Antidepressants

There are several different kinds of antidepressants. All of them are effective in relieving the symptoms of depression, but no one antidepressant works for everybody who is depressed. Different types of antidepressants also tend to have different kinds of side effects. In the lists below, the first name is the antidepressant’s scientific or generic name, followed in parentheses by its brand, or proprietary, name. We list typical doses for each medication, but doses vary widely from person to person. Doses are typically lower for people over age 60 or those with a chronic medical illness. All of the drugs in this section should be taken according to the dose and manner prescribed by your doctor.

Serotonin Reuptake Inhibitors (SRIs)

The newest antidepressants have quickly become quite popular. Known as selective serotonin reuptake inhibitors (SRIs), they work by increasing the amount of the neurotransmitter serotonin available in the brain. SRIs are chemically unrelated to the tricyclics and are considered to have fewer and more tolerable side effects than many of the older antidepressants.

Common SRIs

Fluoxetine (Prozac): Fluoxetine was the first, and is still the best known, of the SRIs. Common side effects include nausea, gastrointestinal irritability, headaches, jitteriness, decreased ability to achieve orgasm, and insomnia. Switching to a different antidepressant is required in 5 to 15 percemt of patients. Effective dosages range from 20 to 60 mg.

Fluvoxamine (Luvox): Common side effects include nausea, gastrointestinal irritability, headaches, jitteriness, decreased ability to achieve orgasm, and insomnia. Switching to a different antidepressant is required in 5 to 15 percent of patients. Effective dosages range from 100 to 300 mg.

Paroxetine (Paxil): Common side effects include nausea, gastrointestinal irritability, headaches, jitteriness, decreased ability to achieve orgasm, and insomnia. Switching to a different antidepressant is required in 5 to 15 percent of patients. Effective dosages range from 20 to 60 mg.

Sertraline (Zoloft): Common side effects include nausea, gastrointestinal irritability, headaches, jitteriness, decreased ability to achieve orgasm, and insomnia. Switching to a different antidepressant is required in 5 to 15 percent of patients. Effective dosages range from 50 to 200 mg.

Citalopram (Celexa): Common side effects include nausea, gastrointestinal irritability, headaches, jitteriness, insomnia, and decreased ability to achieve orgasm. Switching to a new antidepressant is required in 5 to 15 percent of patients. Effective dosages range from 20 to 60 mg.

Escitalopram (Lexapro): Common side effects include nausea, gastrointestinal irritability, headaches, jitteriness, insomnia, and decreased ability to achieve orgasm. Switching to a new antidepressant is required in 5 to 15 percent of patients. Effective dosages range from 10 to 30 mg.

Common Serotonin-Norepinephrine Inhibitors

Venlafaxine (Effexor): This antidepressant increases the amount of both serotonin and norepinephrine available at nerve synapses in the brain. Venlafaxine sometimes causes dry mouth, dizziness, constipation, urinary hesitancy, and blurred vision. It can also cause sexual side effects, but probably does so less often than most SRI medications. In about 5 percent of patients, venlafaxine can raise blood pressure. It has also been shown to be effective in treating neuropathic pain from diabetes. Effective dosages range from 75 to 300 mg.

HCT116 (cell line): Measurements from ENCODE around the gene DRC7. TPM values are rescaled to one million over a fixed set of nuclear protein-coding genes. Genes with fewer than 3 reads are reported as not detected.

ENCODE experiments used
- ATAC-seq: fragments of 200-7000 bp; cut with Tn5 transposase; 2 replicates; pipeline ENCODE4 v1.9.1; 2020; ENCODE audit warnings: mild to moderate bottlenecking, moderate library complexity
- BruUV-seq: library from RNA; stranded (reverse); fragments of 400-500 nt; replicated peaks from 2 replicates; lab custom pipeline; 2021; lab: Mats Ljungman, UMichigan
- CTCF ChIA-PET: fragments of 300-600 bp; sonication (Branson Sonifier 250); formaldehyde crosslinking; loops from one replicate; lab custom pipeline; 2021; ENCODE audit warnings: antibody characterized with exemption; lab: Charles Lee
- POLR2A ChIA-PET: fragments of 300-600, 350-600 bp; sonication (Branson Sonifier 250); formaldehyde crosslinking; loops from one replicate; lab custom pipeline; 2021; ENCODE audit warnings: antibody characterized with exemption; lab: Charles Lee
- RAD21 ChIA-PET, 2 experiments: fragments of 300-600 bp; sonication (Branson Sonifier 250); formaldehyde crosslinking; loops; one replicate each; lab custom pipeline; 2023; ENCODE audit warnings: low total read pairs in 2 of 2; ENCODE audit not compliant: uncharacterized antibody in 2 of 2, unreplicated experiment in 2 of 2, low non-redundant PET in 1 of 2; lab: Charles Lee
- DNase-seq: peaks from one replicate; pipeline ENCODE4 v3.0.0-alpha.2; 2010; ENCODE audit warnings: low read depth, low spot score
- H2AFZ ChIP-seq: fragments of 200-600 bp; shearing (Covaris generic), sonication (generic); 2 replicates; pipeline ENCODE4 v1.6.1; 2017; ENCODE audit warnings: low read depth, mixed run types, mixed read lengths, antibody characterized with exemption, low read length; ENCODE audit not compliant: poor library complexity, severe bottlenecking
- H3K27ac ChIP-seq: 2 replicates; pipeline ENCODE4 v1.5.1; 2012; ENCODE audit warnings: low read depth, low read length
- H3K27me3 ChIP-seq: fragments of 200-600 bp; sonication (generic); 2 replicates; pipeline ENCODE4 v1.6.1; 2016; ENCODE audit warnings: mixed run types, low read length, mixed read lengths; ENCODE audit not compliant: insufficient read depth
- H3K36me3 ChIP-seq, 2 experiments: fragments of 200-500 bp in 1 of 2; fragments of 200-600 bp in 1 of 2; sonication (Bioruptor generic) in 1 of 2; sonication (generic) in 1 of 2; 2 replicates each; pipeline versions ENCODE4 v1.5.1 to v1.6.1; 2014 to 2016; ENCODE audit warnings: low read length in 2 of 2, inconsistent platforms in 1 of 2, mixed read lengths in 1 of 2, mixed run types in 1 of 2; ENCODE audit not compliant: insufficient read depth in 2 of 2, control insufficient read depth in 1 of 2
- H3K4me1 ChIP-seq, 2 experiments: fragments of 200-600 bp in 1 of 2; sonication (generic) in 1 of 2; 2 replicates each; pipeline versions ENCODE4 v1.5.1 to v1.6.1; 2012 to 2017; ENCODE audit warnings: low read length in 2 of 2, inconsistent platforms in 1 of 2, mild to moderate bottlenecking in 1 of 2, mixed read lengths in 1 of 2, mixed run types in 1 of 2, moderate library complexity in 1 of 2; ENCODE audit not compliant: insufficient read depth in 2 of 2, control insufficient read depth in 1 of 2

Duloxetine (Cymbalta): This antidepressant increases the amount of serotonin and norepinephrine available at nerve synapses in the brain. Duloxetine sometimes causes dry mouth, dizziness, and nausea. It can also cause sexual side effects, but probably less often than other SRI medications. It has also been shown to be effective in treating neuropathic pain from diabetes. Effective dosages range from 60 to 120 mg.

Other Newer Antidepressants

Bupropion (Wellbutrin): This medication is different from most other antidepressants; it may work by increasing the action of dopamine, another neurotransmitter. Common side effects include jitteriness, nausea, and sleep disturbances. Because large doses at a single time can slightly increase the risk of seizures or convulsions, it is usually taken two times per day. Effective dosages range from 200 to 450 mg.

Mirtazapine (Remeron): This antidepressant also increases the action of serotonin and norepinephrine, but it does not have as frequent sexual side effects as the SRI medications described above. Common side effects include sedation, dizziness, weight gain, and dry mouth. Effective dosages range from 30 to 60 mg.

Tricyclic (or Heterocyclic) Antidepressants

Tricyclics, developed in the late 1950s and early 1960s, were the first antidepressants. Most of them work by increasing the amount of the neurotransmitters norepinephrine and (to a lesser extent) serotonin available at synapses, the tiny spaces between nerve cells, in the brain. As a group, the tricyclics tend to produce the following side effects: dry mouth, constipation, hesitancy in urinating, blurred vision, sleepiness, weight gain, dizziness when changing quickly from a lying or sitting position to standing up (postural hypotension), and increased heart rate or pulse rate. For most people, these side effects are tolerable, but in about 10 to 20 percent of cases, a switch to a different antidepres-sant is required.